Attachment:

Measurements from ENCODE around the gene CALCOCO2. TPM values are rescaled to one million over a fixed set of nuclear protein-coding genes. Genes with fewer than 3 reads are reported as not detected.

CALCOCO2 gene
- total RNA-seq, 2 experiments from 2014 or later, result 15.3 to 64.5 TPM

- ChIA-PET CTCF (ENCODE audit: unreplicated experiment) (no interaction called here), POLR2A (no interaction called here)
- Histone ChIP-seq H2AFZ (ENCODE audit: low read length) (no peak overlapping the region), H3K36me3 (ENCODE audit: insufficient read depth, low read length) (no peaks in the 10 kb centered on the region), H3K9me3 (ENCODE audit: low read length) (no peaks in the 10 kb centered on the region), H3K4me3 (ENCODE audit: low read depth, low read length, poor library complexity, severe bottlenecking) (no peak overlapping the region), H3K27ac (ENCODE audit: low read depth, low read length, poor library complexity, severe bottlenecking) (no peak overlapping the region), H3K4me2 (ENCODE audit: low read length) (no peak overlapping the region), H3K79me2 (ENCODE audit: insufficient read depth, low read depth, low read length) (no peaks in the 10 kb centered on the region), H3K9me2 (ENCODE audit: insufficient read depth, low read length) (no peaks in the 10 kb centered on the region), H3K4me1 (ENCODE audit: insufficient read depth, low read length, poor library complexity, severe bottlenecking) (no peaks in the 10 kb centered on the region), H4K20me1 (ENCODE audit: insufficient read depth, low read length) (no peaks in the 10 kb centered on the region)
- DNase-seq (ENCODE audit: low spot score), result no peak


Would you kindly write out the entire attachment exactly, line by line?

Measurements from ENCODE around the gene CALCOCO2. TPM values are rescaled to one million over a fixed set of nuclear protein-coding genes. Genes with fewer than 3 reads are reported as not detected.

CALCOCO2 gene
- total RNA-seq, 2 experiments from 2014 or later, result 15.3 to 64.5 TPM

- ChIA-PET CTCF (ENCODE audit: unreplicated experiment) (no interaction called here), POLR2A (no interaction called here)
- Histone ChIP-seq H2AFZ (ENCODE audit: low read length) (no peak overlapping the region), H3K36me3 (ENCODE audit: insufficient read depth, low read length) (no peaks in the 10 kb centered on the region), H3K9me3 (ENCODE audit: low read length) (no peaks in the 10 kb centered on the region), H3K4me3 (ENCODE audit: low read depth, low read length, poor library complexity, severe bottlenecking) (no peak overlapping the region), H3K27ac (ENCODE audit: low read depth, low read length, poor library complexity, severe bottlenecking) (no peak overlapping the region), H3K4me2 (ENCODE audit: low read length) (no peak overlapping the region), H3K79me2 (ENCODE audit: insufficient read depth, low read depth, low read length) (no peaks in the 10 kb centered on the region), H3K9me2 (ENCODE audit: insufficient read depth, low read length) (no peaks in the 10 kb centered on the region), H3K4me1 (ENCODE audit: insufficient read depth, low read length, poor library complexity, severe bottlenecking) (no peaks in the 10 kb centered on the region), H4K20me1 (ENCODE audit: insufficient read depth, low read length) (no peaks in the 10 kb centered on the region)
- DNase-seq (ENCODE audit: low spot score), result no peak